Sunset occurs at 8:18 p.m. ET today, and skywatchers are advised to head out about 30 minutes prior to that time to watch the sun descend between the walls of the city's steel-and-glass canyons. Astronomer Neil deGrasse Tyson, who coined the term Manhattanhenge, recommends heading as far east in Manhattan as you can, while still keeping New Jersey visible down the avenues. Wide cross streets like 14th, 23rd, 34th, 42nd and 57th provide good viewing. And, Tyson notes in a blog post on the Hayden Planetarium website, 34th and 42nd streets have the Empire State Building and the Chrysler Building, respectively, providing a cherry on top of the solar view. [Gallery: See Photos of Manhattanhenge Sunsets]

Why does Manhattanhenge happen but a few times a year? As Tyson explains, the point of the sunset wanders across the horizon over the course of the year, due to the tilt of Earth's axis. On the spring equinox and the autumn equinox, it sets at due west. The rest of the time, sunset is slightly off of due west.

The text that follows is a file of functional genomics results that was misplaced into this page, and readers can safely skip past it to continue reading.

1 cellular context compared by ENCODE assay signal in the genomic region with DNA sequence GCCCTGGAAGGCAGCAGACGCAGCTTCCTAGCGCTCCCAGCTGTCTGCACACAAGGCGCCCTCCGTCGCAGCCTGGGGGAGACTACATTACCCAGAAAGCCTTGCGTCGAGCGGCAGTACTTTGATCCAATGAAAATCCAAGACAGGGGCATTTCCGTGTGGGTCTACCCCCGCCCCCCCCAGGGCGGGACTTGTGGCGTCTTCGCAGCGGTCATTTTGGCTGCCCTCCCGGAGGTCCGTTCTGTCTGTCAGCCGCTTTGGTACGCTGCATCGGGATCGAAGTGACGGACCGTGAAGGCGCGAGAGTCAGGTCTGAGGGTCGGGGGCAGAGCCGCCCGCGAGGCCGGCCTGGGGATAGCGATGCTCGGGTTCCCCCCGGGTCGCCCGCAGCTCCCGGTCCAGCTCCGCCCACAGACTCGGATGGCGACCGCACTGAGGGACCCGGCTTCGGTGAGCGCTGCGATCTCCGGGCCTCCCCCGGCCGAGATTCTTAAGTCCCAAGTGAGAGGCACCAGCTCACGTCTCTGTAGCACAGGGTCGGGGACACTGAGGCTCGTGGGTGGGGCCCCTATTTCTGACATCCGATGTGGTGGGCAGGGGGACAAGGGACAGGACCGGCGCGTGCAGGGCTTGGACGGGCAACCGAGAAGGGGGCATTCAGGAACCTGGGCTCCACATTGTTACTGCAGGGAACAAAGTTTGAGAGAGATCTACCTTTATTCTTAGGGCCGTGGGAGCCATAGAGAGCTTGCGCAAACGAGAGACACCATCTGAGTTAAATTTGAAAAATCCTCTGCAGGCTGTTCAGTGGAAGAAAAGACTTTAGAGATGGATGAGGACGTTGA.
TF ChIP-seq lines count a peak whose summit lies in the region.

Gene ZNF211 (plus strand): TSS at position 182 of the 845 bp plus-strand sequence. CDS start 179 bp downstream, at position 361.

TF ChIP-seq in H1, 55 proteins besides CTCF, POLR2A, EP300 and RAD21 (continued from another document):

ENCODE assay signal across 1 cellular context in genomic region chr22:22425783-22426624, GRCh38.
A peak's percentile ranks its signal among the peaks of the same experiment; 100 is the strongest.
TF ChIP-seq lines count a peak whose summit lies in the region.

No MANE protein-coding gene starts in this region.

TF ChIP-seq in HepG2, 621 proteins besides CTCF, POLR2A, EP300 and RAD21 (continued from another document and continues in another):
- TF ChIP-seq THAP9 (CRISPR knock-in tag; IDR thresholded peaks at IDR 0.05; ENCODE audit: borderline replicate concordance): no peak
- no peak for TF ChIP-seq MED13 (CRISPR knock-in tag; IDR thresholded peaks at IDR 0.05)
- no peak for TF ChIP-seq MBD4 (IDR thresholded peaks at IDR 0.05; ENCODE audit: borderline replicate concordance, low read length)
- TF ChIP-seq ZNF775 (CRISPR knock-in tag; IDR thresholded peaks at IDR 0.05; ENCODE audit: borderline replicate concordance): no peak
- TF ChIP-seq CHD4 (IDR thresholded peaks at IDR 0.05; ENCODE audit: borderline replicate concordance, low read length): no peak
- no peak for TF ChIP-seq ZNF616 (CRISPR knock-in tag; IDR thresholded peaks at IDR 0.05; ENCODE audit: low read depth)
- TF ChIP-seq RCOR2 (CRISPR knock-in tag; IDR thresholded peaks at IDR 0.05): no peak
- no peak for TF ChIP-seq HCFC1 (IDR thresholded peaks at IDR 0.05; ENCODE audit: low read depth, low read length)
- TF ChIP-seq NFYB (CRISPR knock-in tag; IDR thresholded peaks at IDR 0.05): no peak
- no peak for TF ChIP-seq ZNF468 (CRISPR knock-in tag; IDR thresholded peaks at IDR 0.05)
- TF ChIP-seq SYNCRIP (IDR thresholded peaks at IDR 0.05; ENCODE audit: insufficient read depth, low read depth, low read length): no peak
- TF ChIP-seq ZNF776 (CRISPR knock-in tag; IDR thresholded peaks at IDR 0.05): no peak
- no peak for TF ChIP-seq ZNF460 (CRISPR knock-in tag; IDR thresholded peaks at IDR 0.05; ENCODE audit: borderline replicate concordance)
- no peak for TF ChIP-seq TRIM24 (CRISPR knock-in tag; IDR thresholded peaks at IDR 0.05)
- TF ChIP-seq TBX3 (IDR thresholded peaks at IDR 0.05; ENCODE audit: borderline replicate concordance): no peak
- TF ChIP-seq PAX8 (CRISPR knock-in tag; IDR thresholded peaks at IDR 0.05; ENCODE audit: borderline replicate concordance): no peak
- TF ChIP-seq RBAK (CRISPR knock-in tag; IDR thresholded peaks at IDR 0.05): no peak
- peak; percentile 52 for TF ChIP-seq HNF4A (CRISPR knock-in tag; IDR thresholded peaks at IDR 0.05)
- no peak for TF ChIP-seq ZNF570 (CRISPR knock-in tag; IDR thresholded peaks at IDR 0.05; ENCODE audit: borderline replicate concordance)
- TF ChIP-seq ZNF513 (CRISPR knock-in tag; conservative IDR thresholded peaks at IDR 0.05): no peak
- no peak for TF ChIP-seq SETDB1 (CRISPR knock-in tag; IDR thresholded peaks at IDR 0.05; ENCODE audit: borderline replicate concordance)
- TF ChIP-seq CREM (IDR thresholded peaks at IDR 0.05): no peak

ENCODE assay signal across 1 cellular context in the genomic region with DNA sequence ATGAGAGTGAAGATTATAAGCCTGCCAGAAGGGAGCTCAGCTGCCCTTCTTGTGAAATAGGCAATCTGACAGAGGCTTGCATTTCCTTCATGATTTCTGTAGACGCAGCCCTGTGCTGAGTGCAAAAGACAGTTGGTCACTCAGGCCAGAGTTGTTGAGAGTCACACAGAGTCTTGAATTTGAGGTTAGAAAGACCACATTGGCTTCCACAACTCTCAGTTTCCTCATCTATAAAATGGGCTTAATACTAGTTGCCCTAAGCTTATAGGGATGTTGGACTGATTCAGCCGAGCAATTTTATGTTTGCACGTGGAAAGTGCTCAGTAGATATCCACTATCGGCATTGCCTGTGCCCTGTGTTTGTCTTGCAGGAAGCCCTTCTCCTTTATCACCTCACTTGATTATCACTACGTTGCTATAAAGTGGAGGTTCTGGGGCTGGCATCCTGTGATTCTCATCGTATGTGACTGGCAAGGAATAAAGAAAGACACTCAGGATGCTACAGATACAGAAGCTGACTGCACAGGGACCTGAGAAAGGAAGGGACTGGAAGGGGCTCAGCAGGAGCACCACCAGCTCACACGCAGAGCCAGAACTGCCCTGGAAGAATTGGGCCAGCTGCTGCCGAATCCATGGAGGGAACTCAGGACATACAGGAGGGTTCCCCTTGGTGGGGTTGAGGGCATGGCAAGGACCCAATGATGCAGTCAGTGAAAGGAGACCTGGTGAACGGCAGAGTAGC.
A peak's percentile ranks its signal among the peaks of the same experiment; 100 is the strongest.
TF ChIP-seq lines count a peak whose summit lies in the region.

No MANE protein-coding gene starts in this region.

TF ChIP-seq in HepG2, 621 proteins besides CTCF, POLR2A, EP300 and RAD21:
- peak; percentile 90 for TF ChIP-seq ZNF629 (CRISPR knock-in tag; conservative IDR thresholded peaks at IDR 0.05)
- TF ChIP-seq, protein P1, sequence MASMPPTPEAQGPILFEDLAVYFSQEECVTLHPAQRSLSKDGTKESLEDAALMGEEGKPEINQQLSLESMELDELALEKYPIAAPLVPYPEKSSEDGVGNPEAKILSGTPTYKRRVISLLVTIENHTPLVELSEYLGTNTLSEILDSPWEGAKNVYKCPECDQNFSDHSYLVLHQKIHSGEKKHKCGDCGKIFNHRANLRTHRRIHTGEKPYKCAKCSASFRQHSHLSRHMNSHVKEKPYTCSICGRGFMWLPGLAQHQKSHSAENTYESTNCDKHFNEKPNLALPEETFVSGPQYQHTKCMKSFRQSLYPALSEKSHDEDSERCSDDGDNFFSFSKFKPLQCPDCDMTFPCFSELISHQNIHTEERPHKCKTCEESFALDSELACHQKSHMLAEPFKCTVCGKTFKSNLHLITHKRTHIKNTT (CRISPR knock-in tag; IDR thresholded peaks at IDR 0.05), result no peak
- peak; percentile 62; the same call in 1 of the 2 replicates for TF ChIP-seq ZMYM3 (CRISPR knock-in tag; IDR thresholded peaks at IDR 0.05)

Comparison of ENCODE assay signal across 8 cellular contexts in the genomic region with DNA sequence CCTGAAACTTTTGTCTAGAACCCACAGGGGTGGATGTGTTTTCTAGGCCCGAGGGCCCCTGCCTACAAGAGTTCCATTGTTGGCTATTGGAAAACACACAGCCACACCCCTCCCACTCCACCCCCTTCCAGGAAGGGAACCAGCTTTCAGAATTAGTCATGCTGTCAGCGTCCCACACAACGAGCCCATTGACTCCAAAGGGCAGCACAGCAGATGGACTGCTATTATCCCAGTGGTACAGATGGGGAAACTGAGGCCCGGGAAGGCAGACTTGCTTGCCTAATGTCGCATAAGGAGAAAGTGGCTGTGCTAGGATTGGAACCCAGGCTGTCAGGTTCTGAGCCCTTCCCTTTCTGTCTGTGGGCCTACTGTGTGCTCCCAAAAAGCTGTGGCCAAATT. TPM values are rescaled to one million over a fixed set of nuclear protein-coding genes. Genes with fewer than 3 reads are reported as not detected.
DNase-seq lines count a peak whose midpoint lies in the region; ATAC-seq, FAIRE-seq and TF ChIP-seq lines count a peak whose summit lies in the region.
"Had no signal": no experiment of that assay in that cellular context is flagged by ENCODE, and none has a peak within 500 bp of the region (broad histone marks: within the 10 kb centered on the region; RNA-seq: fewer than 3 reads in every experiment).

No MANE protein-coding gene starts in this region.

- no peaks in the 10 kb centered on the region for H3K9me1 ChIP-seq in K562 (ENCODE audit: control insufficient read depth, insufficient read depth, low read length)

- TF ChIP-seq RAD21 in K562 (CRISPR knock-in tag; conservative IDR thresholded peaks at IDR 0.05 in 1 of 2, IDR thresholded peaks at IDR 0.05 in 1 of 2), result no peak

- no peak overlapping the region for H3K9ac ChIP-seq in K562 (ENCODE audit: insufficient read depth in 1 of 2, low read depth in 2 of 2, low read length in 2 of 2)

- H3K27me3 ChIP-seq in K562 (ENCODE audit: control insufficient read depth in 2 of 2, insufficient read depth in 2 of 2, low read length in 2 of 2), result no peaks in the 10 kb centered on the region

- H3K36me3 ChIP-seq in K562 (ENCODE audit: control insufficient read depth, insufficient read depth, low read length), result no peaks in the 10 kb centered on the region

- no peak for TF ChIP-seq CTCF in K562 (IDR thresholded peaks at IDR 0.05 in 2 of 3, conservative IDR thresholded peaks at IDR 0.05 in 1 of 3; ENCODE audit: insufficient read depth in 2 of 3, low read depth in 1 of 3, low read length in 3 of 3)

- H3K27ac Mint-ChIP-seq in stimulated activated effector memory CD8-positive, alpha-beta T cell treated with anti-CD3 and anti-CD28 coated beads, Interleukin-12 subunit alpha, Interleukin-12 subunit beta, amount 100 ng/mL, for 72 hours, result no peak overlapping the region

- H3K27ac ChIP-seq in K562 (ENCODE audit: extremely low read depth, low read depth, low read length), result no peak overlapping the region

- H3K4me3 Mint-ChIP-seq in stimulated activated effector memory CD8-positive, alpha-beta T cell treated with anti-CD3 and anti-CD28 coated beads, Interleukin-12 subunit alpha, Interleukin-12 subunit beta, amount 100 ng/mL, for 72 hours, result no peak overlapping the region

The skyscrapers that make up the New York City skyline do their part to make the event beautiful, rather than just an annoyance to drivers traveling toward the sunset. Clouds may cover some Manhattanhenge views tonight, according to AccuWeather, but there should be clear intervals for viewing, too.

To snap the best sunset photographs, the New York Institute of Photography (NYIP) recommends using bracketed shots, meaning multiple shots of the same scene using different exposures. Sunsets can be tricky to shoot, because a camera's light meter will take note of the brightness of the sky and underexpose the image. Bracketing shots enables the photographer to play with the exposure to find the best look.

If your camera isn't manual, you can still do a quick-and-dirty version of bracketing by pointing your camera at the sunset and taking a shot, then pointing it at the sky, locking in the exposure (usually by pushing the shutter-release button halfway down) and then recentering the image on the setting sun. Do the same thing again, but focus on the ground first this time.